Free Jazz Film Series at Library of Congress Coming in April

Larry Appelbaum presents Jazz in the Spring Film Series on Monday nights in April

Albert Ayler
Raymond Scott
Raymond Scott

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During successive Monday nights in April, longtime JT contributor Larry Appelbaum will be presenting another great film series at the Library of Congress, where he works as Senior Music Reference Specialist in the Music Division. The Jazz in the Spring Film Series includes four jazz-themed films: My Name is Albert Ayler; Deconstructing Dad: The Music, Machines and Mystery of Raymond Scott; Round Midnight; Han Bennink: Hazentlid.

Appelbaum has been curating this series at the Library for over a dozen years. “I kept finding fascinating, very rare materials in the collection that were not commercially available and I wanted to show them, so we created this series as a way to provide access to these treasures,” explains Appelbaum. “It’s not enough to just collect things and put them on a shelf. We want people to see, experience, learn and enjoy.”

According to Appelbaum, the attendees are not necessarily hard-core jazz fans. “The audience is a diverse cross-section of musicians, hard-core fans, curious neophytes and film lovers,” he notes. “We have some regulars but we also see different audiences for different titles.”

He endeavors to find an interesting speaker with an affinity for the films to introduce each screening. For example, Maxine Gordon, widow of Dexter Gordon, will be introducing Round Midnight on April 19. “In the early years of the series we often had people to introduce each night. We even had evenings devoted to and featuring special guests, such as Max Roach, Benny Carter, Kenny Burrell and Artie Shaw. I think having someone like Maxine Gordon introduce Round Midnight will heighten the experience and provide insight and context for helping to understand the film on a deeper level.”

The screenings are held on Monday evenings at 7:00 pm in the Mary Pickford Theater, 3rd Floor, James Madison Building at the Library of Congress in Washington, DC. No tickets are required. All programs are free, but seating is limited to 60 seats. Reservations may be made by phone, beginning one week before any given show. Call (202) 707-5677 during business hours (Monday-Friday, 9:00 am to 4:00 pm).

For more information about this series and others at the Library (including a Motown series coming up), you can visit the Library’s web site.

Here is the complete schedule of films for the Jazz in the Spring Film Series (descriptions are by the Library of Congress):

MONDAY, APRIL 5, 2010 at 7:00 pm

MY NAME IS ALBERT AYLER (2007) directed by Kasper Collin (79 mins DVD)

The prophetic free jazz saxophonist Albert Ayler, who today is seen as one of the most important innovators in jazz, was obsessed with his radical music and by the thought that people one day would understand it. As he said in his own words, “If people don’t like it now, they will.” In 1962 he recorded his first album in Sweden. Eight years later he was found dead in New York’s East River, aged 34. Kasper Collin’s documentary follows the trail of Ayler from his native town of Cleveland by way of Sweden to New York, meeting family, friends and close colleagues. Albert Ayler and his brother Donald guide with voice and music in what JazzTimes called “One of the most starkly beautiful and moving documentaries ever made about a jazz musician.”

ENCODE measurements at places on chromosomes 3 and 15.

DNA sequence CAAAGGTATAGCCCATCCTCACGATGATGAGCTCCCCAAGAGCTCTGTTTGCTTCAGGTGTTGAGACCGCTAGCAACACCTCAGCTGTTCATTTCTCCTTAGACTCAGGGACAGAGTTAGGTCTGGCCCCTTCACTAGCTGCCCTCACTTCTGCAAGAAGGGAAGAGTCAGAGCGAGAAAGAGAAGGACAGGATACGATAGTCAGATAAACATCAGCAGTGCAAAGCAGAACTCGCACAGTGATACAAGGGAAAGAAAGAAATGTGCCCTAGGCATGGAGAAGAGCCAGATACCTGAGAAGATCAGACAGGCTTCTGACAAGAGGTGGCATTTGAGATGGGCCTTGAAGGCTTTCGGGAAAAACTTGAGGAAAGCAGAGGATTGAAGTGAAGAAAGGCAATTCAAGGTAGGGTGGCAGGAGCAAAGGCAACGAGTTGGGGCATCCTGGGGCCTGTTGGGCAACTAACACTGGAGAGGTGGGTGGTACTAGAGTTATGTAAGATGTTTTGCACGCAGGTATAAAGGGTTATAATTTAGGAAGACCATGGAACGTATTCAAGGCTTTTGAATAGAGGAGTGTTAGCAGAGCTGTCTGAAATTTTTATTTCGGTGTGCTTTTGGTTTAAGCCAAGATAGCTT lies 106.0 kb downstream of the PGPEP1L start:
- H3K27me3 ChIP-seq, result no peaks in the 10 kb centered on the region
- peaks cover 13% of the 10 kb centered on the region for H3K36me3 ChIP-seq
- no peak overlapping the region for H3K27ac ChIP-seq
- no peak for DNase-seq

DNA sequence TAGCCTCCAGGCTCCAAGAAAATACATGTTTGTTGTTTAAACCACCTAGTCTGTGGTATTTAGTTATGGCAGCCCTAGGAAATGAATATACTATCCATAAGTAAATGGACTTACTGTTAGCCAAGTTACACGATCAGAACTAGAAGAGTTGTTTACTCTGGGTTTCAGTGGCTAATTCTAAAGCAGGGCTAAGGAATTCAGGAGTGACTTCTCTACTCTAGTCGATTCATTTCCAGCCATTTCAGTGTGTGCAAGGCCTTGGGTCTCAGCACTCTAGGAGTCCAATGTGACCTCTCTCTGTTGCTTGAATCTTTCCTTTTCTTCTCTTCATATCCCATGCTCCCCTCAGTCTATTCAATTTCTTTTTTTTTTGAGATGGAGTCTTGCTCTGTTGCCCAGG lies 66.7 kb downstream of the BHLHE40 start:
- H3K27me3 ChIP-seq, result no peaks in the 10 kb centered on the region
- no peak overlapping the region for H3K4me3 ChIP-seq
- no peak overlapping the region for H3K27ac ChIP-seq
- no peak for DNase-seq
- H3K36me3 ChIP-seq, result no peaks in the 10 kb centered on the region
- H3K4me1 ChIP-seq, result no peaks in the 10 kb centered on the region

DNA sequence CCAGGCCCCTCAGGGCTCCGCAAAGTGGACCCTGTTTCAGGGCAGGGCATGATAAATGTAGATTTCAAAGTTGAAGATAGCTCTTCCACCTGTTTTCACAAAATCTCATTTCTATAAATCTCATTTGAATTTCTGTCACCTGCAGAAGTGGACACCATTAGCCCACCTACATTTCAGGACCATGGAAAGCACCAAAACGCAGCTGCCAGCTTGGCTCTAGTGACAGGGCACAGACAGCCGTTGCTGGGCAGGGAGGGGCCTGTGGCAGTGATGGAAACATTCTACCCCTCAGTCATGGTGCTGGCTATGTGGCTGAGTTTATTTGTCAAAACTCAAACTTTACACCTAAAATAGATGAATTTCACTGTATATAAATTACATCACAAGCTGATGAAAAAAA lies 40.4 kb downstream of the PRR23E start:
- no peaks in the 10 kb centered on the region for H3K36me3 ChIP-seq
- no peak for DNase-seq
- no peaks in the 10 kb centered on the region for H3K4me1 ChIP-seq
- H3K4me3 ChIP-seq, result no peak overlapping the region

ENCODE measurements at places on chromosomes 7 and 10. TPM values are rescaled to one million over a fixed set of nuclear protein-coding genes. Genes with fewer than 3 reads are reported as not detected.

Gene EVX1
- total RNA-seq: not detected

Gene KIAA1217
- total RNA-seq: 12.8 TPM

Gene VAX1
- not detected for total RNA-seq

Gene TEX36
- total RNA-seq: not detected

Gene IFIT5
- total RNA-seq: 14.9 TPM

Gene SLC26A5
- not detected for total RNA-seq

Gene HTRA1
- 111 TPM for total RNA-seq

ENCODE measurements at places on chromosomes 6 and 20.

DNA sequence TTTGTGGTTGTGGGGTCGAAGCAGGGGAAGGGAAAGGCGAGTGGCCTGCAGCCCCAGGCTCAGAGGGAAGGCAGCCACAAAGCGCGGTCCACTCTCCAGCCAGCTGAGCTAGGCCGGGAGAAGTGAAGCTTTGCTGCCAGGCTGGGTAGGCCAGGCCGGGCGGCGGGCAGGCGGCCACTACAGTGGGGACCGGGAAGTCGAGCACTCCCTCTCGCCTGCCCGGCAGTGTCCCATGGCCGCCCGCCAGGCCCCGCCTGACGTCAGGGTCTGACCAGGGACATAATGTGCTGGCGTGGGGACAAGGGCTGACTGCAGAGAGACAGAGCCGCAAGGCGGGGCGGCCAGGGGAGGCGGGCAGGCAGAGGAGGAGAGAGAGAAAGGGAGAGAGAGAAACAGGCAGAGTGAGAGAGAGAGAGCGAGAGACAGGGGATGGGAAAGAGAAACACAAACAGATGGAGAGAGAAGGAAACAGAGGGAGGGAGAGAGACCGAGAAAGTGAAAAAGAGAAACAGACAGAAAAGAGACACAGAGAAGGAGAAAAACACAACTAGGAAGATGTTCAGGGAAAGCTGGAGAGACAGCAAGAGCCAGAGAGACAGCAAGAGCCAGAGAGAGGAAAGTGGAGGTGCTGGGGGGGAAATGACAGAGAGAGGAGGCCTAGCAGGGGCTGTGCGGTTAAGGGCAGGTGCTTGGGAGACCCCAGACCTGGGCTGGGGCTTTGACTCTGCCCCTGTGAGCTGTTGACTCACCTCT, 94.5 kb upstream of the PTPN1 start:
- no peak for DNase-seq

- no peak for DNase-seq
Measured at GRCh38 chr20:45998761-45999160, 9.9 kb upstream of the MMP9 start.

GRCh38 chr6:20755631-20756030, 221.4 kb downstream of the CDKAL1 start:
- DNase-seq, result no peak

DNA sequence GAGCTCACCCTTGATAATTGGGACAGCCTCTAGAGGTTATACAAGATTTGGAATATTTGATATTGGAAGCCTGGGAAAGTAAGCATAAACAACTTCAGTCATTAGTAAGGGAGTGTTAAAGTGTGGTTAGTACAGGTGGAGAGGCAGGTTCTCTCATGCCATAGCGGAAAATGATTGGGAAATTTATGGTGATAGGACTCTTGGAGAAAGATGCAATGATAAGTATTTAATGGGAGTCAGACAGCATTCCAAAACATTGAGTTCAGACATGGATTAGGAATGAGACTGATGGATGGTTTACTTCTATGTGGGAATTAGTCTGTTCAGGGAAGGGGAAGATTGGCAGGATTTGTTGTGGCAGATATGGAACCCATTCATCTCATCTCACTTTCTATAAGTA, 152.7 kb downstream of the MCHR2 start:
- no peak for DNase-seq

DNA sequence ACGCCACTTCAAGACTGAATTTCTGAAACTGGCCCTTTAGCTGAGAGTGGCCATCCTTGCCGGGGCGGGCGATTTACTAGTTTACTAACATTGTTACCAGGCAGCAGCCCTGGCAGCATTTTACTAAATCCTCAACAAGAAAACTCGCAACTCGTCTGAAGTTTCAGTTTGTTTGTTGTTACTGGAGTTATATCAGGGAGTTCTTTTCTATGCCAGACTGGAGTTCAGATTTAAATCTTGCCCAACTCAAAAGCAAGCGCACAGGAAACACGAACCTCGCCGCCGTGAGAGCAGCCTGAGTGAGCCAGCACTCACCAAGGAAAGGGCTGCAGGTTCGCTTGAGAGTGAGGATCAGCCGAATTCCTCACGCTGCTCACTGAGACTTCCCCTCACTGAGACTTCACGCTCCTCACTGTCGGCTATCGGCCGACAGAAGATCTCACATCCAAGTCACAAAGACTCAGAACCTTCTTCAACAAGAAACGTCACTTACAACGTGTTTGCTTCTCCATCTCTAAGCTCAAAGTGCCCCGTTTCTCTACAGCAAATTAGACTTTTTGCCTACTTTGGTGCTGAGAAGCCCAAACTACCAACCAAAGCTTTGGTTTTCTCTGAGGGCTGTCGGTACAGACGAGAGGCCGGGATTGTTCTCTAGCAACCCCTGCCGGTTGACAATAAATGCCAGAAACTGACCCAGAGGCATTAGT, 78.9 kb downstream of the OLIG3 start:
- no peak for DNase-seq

MONDAY, APRIL 12, 2010 at 7:00 pm


This feature length documentary explores the life and work of composer, bandleader, inventor and electronic music pioneer Raymond Scott (1908-94), presented from the unique perspective of Stan Warnow, his filmmaker son. The film interweaves Warner Brothers cartoon excerpts (Scott has been called “the man who made cartoons swing”), rare home movies, and interviews with noted Scott fans John Williams, Don Byron, Mark Mothersbaugh, DJ Spooky and Herb Deutsch, co-inventor of the Moog Synthesizer.

MONDAY, APRIL 19, 2010 at 7:00 pm

‘ROUND MIDNIGHT (1986) directed by Bertrand Tavernier (132 mins 35 mm)

A French-American feature, dedicated to Bud Powell and Lester Young, which pays tribute to the black musicians who lived and performed in Paris in the late 1950s. Set at the Blue Note club in Saint-Germain-des-Pres and the Louisiane Hotel, the film stars Dexter Gordon in his Oscar nominated role as saxophonist Dale Turner. On screen appearances and performances by Herbie Hancock, Ron Carter, Billy Higgins, Freddie Hubbard, Bobby Hutcherson, John McLaughlin and Wayne Shorter (Screening will be introduced by jazz historian Maxine Gordon, wife of Dexter Gordon.)

MONDAY, APRIL 26, 2010 at 7:00 pm

HAN BENNINK: HAZENTIJD (2009) directed by Jellie Dekker (70 mins DVD)

This stylized recent documentary depicts Dutch drummer and visual artist Han Bennink’s creative journey from art student and free-lance percussionist backing touring Americans like Johnny Griffin and Eric Dolphy, to the uncompromising improvisor he is today. His visual work, which he creates alone, silently and surrounded by nature, is shown as a counterpoint to his cosmopolitan and often noisy musical life. Bennink is seen captured in performance with Griffin, the ICP Orchestra, jamming with Ethiopian musicians and leading workshops with students and children.